There’s been much to-do about China’s anti-corruption drive, and the leading example of that effort has been the downfall of a man who was once one of the country’s most powerful officials, ex-security czar Zhou Yongkang.
But the Chinese government’s unprecedented decision to investigate Zhou, which potentially paves the way for formal corruption charges, may not be quite the triumph many observers assumed. Perhaps the clearest signal comes from a recent assessment by the man at the helm of the corruption crackdown: Chinese President and Communist Party boss Xi Jinping.
“The two armies of corruption and anti-corruption are at a stalemate,” Xi reportedly told a closed-door Politburo meeting in late June.
“In my struggle against corruption, I don’t care about life or death, or ruining my reputation,” a state-run newspaper in northeast China quotes him as saying, in remarks that have been described as “shocking.”
Several state media outlets republished the report, which censors deleted later.
It’s a glimpse into the party’s inner chambers, and of the strength of internal opposition Xi is likely facing. It’s also a sign of a potential backlash against the wider anti-corruption campaign, which is popular with ordinary Chinese fed up with endemic graft.
Until his retirement two years ago, Zhou commanded a vast security apparatus whose budget eclipsed even the military’s. Now, he is accused of violating unspecified party rules. Criminal corruption charges could follow.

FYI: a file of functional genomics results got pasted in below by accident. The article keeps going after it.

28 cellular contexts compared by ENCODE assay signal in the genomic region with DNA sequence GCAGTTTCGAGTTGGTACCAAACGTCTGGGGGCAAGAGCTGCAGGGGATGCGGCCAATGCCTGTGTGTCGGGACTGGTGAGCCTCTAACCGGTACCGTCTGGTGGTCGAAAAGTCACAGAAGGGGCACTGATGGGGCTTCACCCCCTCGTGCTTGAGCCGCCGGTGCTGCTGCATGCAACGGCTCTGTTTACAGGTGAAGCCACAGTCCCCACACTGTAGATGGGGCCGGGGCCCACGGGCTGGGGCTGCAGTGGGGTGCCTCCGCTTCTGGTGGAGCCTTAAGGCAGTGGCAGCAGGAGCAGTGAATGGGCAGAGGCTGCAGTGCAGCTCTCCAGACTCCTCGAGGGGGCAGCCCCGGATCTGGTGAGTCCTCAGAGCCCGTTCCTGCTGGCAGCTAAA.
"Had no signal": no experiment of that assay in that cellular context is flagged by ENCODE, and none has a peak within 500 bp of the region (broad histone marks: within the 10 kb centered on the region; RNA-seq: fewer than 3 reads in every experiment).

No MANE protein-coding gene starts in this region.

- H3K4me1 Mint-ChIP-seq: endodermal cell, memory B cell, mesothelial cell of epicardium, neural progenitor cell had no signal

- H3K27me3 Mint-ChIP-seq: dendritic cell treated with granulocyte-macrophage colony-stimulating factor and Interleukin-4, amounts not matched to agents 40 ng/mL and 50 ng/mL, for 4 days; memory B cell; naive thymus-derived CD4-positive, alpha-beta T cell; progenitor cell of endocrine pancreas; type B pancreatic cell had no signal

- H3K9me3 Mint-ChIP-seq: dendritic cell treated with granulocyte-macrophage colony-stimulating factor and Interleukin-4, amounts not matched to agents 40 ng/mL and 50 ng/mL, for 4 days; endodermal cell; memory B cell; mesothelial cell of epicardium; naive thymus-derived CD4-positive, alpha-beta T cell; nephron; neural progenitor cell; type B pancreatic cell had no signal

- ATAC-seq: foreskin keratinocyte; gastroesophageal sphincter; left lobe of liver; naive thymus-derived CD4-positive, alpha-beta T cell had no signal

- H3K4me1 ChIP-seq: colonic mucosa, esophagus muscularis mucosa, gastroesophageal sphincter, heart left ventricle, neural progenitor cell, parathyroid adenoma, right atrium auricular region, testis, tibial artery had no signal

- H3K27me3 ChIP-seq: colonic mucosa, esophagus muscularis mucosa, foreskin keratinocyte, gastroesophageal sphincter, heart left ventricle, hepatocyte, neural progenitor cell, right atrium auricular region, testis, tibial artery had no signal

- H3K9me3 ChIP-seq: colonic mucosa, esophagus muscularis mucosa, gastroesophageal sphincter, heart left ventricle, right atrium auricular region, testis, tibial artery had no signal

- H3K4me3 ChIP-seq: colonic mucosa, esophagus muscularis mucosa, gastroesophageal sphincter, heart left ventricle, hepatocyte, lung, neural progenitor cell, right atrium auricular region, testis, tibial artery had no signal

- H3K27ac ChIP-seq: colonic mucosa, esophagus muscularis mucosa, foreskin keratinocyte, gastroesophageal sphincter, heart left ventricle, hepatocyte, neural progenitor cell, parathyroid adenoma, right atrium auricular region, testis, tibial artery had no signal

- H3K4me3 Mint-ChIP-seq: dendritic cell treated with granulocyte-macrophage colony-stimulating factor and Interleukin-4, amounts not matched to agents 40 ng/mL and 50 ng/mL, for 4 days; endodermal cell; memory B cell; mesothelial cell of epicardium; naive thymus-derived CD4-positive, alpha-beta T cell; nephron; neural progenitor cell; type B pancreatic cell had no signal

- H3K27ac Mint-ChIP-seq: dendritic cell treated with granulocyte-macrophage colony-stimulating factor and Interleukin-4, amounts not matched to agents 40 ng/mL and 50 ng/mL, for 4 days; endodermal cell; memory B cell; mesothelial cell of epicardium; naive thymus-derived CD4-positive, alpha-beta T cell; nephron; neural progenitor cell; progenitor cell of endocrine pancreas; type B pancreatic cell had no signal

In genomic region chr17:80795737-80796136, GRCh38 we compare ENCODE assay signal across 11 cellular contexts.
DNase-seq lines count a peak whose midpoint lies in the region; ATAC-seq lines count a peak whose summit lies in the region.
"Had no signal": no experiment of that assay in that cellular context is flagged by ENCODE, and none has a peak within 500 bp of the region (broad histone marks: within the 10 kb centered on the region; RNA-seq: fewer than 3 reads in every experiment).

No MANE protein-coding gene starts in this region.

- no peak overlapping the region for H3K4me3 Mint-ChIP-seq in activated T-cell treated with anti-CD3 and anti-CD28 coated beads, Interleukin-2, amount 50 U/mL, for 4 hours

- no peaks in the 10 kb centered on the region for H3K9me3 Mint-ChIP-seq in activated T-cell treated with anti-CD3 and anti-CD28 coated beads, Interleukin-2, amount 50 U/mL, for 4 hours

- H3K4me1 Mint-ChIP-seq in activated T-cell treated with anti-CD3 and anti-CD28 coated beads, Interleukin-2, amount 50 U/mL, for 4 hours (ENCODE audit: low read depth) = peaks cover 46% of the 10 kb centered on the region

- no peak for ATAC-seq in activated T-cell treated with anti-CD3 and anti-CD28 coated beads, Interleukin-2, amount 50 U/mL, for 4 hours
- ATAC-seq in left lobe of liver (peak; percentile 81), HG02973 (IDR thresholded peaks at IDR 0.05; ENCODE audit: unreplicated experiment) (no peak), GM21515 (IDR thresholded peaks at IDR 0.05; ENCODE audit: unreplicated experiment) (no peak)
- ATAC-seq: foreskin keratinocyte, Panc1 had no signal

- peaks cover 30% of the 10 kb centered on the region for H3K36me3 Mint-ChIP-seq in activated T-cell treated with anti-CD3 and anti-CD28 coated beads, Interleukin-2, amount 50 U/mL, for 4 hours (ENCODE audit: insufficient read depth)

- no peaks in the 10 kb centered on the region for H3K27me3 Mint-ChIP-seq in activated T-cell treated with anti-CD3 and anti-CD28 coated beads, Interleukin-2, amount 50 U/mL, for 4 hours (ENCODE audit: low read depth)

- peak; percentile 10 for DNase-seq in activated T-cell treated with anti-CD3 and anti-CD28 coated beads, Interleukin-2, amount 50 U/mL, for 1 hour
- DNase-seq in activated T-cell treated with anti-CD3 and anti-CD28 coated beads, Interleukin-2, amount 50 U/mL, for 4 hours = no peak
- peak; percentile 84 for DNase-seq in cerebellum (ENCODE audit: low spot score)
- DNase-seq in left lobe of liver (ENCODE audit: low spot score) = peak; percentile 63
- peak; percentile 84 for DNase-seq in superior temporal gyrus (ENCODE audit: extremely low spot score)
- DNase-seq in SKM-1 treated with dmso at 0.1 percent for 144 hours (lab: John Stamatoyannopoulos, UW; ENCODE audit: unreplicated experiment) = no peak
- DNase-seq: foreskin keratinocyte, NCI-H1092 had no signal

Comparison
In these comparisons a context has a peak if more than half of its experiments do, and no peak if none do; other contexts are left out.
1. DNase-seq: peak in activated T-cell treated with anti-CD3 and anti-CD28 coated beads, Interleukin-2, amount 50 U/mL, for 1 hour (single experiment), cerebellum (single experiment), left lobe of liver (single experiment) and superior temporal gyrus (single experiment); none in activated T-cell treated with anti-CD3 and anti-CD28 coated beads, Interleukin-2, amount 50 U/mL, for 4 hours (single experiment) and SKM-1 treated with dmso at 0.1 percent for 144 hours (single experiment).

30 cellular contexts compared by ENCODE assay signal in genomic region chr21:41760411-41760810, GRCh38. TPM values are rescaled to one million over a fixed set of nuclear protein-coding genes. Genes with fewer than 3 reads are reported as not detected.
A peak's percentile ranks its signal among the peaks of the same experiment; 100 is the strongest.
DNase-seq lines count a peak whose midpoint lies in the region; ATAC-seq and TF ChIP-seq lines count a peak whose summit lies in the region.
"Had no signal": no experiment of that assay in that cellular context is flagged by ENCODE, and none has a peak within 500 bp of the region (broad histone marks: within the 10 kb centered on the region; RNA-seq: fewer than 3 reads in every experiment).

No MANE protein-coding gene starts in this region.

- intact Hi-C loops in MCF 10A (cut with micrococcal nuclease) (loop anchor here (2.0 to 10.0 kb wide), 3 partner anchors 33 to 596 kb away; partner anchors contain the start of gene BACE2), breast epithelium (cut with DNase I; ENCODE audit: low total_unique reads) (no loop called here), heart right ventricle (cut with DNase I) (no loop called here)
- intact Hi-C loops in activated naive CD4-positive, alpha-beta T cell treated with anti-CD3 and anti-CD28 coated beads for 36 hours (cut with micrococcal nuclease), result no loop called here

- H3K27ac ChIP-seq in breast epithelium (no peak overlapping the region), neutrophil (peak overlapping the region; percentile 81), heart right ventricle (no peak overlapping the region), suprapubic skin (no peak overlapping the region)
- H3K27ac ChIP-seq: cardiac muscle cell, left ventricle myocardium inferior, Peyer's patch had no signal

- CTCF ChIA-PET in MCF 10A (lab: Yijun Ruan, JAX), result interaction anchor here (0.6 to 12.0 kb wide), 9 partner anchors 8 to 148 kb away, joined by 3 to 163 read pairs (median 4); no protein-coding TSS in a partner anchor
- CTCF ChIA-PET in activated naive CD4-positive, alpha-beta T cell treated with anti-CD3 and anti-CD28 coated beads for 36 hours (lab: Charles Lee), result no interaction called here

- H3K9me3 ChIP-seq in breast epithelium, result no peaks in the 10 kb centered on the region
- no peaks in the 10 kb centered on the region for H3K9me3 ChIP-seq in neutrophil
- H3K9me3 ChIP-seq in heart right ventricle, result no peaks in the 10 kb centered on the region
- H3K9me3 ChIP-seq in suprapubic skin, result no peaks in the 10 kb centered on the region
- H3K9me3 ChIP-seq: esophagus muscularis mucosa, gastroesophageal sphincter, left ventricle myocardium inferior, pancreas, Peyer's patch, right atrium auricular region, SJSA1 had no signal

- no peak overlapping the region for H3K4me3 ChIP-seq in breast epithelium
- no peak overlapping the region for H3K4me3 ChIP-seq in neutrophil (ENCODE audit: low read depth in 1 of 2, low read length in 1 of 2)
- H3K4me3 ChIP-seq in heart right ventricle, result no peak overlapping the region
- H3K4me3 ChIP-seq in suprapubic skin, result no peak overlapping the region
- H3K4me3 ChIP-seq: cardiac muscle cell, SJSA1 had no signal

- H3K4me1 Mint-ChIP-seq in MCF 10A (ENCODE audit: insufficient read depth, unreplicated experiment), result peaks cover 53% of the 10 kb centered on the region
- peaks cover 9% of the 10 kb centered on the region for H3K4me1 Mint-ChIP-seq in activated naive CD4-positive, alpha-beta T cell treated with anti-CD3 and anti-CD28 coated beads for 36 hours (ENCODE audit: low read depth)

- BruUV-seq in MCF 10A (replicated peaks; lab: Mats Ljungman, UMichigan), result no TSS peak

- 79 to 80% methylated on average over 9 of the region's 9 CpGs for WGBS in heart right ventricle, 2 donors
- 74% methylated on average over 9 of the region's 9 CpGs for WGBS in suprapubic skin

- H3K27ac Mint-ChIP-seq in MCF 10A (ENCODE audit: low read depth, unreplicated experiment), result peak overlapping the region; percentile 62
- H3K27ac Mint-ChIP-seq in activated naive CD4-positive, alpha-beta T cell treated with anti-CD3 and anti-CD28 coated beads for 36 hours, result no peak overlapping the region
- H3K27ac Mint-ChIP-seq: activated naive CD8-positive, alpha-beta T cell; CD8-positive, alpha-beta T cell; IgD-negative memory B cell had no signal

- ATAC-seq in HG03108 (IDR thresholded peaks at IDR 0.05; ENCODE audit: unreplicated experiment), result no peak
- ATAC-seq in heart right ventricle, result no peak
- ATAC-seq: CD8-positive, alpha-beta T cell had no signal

Observers see Xi as eager to make the anti-graft drive one of his signature policies, and to go at it with a blitzkrieg-like intensity. State media report that officials are being investigated at the rate of 50 a month, including, since February, two officials per month at or above the level of Cabinet minister.
State media have commented that China’s leaders are determined to break tacit rules that politicians at the highest level are immune from prosecution, a tradition that has centuries-old roots in Chinese political culture.
But the many remaining corrupt officials — both high-ranking, powerful “tigers” and lower-level “flies” — are unlikely to sit around and wait to be picked off one by one, anti-corruption expert Guo Wenliang told the Beijing Youth Daily newspaper.
So “the risk of a joint counterattack by the tigers is very, very great,” said Guo, who teaches at Zhongshan University in the southern city of Guangzhou.
Among the tactics the “tigers” might use, he said, is turning the tables on leaders in charge of the anti-corruption drive — by gathering evidence of their corruption.
There’s no evidence of a counterattack so far. But the fact that it took so long for the government to announce the investigation into Zhou Yongkang suggests to many observers that it ran into stiff resistance.
Every year, China sees thousands of cases of grass-roots unrest, often triggered by official corruption in the provinces. But the threat of a political counteroffensive by corrupt officials recalls the late paramount leader Deng Xiaoping’s famously dire prediction: “If China runs into trouble, it will come from inside the Communist Party.”